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Teraloop: Reinventing renewable energy storage

Teraloop: Reinventing renewable energy storage

Engineers Markus Merilä, Juuso Pöllänen and Syed Kazmi inspect the rotor.

Positioning themselves at the forefront of innovation when it comes to energy storage solutions, Teraloop’s new technology could revolutionise utility scale storage.

Teraloop believe they can unlock the full potential of renewable energy by producing the world’s largest, cleanest and most economical kinetic energy storage system for industrial users and power-grid operators. Teraloop, founded in 2014 in Helsinki, Finland, develops technology for large-scale kinetic energy storage using scalable hubless flywheels. “Flywheels are an old invention, but we’ve given them a new spin. Our patented core technology is the most efficient and durable solution, with over ten times the capacity of any other flywheel technology in the world,” says Philippe Pépin, Teraloop’s chief operations officer.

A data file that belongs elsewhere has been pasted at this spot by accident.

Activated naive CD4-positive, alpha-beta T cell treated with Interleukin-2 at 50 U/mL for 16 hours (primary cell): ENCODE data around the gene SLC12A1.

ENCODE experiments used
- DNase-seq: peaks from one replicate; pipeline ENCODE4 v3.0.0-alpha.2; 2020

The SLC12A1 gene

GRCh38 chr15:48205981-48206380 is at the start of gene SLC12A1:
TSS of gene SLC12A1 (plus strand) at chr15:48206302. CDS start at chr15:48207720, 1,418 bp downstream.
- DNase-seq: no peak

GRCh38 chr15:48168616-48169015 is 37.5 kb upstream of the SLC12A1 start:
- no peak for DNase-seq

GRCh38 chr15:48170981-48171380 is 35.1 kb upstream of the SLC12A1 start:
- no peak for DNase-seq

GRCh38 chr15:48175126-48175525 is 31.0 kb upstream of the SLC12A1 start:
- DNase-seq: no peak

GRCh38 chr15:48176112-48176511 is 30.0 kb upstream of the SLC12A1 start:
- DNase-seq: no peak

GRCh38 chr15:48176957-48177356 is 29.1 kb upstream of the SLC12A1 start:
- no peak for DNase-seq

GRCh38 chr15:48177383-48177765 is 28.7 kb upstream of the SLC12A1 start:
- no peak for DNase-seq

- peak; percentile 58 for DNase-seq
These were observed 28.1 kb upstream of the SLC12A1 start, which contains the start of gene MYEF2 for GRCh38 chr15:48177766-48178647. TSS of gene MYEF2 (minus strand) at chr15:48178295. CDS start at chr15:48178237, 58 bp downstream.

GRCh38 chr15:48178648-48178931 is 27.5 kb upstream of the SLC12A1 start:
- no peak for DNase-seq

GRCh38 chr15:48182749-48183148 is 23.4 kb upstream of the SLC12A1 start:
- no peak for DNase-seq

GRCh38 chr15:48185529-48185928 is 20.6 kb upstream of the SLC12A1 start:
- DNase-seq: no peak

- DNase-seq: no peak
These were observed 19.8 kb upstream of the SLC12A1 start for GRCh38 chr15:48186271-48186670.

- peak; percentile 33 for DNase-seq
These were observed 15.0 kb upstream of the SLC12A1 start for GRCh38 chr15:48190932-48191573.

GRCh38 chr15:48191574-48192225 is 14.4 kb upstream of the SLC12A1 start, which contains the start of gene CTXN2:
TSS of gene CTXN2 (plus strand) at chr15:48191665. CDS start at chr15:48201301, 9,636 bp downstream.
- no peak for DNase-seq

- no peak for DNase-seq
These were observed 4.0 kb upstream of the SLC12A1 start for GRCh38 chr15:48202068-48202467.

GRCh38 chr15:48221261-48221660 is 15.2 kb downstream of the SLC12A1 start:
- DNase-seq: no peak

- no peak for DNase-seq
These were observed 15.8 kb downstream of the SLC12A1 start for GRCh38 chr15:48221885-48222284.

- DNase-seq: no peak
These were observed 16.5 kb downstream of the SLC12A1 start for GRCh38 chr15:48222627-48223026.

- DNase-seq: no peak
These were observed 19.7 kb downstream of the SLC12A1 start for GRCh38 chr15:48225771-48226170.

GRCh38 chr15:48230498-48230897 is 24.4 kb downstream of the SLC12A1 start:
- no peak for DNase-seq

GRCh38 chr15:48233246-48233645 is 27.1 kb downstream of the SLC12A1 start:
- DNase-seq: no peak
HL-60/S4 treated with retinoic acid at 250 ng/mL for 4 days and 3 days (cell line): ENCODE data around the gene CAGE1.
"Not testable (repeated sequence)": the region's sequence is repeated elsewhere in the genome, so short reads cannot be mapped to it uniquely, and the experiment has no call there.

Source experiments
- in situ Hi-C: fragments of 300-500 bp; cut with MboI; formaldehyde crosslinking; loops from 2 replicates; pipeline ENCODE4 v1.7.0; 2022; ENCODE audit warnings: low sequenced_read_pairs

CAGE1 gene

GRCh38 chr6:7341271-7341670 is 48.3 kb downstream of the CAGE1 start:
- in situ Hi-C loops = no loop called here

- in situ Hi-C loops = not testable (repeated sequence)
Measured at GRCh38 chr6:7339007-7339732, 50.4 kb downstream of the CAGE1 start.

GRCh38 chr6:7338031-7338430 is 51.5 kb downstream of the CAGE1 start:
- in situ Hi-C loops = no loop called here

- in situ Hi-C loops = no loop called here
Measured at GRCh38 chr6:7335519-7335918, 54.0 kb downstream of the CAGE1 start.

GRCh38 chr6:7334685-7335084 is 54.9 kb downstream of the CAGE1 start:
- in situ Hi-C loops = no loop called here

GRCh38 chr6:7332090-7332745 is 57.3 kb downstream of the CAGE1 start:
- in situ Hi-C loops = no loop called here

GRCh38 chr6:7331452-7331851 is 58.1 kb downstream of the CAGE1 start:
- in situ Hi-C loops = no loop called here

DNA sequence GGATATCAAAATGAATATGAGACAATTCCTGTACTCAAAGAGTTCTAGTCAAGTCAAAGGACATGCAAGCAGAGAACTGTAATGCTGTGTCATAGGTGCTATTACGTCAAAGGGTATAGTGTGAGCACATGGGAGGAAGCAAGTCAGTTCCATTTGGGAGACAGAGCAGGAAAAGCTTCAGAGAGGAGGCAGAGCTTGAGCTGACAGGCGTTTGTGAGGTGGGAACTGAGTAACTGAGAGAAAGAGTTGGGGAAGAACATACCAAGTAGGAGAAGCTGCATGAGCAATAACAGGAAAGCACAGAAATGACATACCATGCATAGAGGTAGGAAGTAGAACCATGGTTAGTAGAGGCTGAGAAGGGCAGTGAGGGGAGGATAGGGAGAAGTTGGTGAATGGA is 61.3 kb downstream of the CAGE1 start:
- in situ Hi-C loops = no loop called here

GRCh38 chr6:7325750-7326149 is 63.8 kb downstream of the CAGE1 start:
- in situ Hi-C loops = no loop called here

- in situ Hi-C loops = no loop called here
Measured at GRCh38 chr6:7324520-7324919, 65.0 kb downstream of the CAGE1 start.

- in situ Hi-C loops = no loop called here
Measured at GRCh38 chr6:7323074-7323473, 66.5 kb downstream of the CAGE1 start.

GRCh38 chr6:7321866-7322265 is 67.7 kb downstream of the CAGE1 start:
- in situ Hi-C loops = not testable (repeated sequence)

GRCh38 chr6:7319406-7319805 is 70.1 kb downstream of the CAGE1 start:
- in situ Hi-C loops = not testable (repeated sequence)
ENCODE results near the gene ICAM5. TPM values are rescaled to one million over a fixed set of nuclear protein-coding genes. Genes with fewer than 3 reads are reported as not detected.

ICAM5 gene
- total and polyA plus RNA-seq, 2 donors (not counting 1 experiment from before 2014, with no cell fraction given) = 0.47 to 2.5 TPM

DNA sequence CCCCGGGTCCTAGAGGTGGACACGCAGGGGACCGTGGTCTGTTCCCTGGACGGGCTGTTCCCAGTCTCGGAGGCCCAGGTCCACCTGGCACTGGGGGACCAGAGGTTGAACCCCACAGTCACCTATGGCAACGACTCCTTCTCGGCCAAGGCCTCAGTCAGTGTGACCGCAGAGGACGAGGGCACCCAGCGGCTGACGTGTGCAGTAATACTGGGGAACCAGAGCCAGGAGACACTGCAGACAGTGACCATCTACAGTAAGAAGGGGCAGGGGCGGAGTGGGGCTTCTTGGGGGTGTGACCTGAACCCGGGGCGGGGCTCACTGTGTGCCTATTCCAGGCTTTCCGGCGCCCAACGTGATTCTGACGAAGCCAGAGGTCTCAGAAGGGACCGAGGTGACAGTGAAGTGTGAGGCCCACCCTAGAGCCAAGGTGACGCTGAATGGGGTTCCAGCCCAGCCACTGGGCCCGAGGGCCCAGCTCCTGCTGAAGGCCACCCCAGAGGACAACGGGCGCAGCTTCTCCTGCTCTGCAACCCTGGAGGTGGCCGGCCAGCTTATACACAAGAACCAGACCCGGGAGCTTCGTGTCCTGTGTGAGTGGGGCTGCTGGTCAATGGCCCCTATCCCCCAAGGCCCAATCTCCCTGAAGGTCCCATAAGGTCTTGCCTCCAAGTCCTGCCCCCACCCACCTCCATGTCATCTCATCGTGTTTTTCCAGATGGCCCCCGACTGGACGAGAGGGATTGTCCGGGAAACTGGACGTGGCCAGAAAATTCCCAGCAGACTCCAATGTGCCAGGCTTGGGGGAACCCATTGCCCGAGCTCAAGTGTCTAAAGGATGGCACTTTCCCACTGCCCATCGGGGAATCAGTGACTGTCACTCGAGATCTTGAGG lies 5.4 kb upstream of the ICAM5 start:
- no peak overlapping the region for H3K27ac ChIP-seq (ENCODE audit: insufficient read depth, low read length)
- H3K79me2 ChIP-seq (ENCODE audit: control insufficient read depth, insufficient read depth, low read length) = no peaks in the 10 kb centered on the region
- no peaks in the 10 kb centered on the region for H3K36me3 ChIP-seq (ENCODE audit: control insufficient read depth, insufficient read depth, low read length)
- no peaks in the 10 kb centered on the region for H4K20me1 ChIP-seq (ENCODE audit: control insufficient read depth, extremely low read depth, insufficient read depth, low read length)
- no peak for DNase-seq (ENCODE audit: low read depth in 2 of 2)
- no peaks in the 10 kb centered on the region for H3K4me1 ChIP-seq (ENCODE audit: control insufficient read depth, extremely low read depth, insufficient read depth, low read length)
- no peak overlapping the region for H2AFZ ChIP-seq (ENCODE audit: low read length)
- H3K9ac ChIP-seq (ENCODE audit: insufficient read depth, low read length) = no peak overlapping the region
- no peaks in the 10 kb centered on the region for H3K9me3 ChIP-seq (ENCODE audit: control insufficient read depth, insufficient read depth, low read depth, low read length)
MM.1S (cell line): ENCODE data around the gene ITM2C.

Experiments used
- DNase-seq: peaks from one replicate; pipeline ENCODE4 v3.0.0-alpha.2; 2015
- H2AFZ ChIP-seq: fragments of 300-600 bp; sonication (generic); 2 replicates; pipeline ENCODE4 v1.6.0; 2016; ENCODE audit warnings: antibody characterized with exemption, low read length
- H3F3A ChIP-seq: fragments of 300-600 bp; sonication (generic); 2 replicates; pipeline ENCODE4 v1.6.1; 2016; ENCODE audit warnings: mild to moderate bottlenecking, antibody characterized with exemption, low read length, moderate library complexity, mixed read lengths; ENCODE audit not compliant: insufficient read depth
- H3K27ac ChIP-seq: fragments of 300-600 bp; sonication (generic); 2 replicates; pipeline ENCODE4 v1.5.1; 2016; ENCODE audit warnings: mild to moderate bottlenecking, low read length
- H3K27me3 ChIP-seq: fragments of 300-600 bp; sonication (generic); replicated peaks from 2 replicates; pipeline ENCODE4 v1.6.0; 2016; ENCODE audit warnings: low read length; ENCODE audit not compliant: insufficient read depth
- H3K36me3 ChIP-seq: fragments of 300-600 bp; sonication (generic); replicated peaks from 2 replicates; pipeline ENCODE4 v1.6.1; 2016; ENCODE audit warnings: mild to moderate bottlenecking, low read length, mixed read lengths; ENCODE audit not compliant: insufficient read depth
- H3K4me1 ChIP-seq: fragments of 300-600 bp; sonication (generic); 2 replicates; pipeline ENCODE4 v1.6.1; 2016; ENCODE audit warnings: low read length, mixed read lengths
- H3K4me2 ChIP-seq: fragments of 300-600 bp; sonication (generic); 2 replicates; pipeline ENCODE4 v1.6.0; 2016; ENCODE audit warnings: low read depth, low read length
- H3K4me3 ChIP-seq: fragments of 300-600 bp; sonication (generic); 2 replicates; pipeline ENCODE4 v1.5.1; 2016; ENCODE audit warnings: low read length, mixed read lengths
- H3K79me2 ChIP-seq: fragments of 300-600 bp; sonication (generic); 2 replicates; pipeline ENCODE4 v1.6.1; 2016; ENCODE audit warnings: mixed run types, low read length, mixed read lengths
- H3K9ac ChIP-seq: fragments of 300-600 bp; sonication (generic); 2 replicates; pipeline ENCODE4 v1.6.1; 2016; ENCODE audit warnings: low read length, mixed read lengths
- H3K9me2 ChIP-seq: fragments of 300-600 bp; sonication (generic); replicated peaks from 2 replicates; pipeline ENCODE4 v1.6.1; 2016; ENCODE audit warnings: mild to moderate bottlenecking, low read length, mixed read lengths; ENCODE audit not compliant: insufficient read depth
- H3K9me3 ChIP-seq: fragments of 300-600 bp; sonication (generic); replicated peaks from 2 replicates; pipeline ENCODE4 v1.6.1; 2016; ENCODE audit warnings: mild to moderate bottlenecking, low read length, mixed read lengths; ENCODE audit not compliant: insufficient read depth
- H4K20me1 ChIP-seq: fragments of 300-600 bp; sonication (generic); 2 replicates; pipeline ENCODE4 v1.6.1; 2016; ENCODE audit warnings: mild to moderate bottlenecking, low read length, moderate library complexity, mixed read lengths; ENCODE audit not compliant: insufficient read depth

The company’s engineering team with representatives of Yaskawa, Teraloop’s investors.

Teraloop provides a grid-scale solution to one of the biggest challenges facing the renewable energy sector: how to balance demand and supply cycles, and turn them into smooth, seamless streams. Renewable energy, such as solar and wind power, is often available only in short bursts, but Teraloop offers a constant stream of energy, without interruptions, with minimised environmental impact.

Backed by a number of university faculties in Finland, as well as Finland’s public innovation agency, which has matched every donation from abroad, Teraloop will be piloting projects with end-users in 2019. “Teraloop’s objective is to develop technology to help decarbonise the energy system. Our progress so far has been remarkable. From our roots in Nordic innovation excellence and our committed team, we can make that ambition a commercial reality with the right support,” the company’s CEO, Ted Ridgway Watt, concludes.

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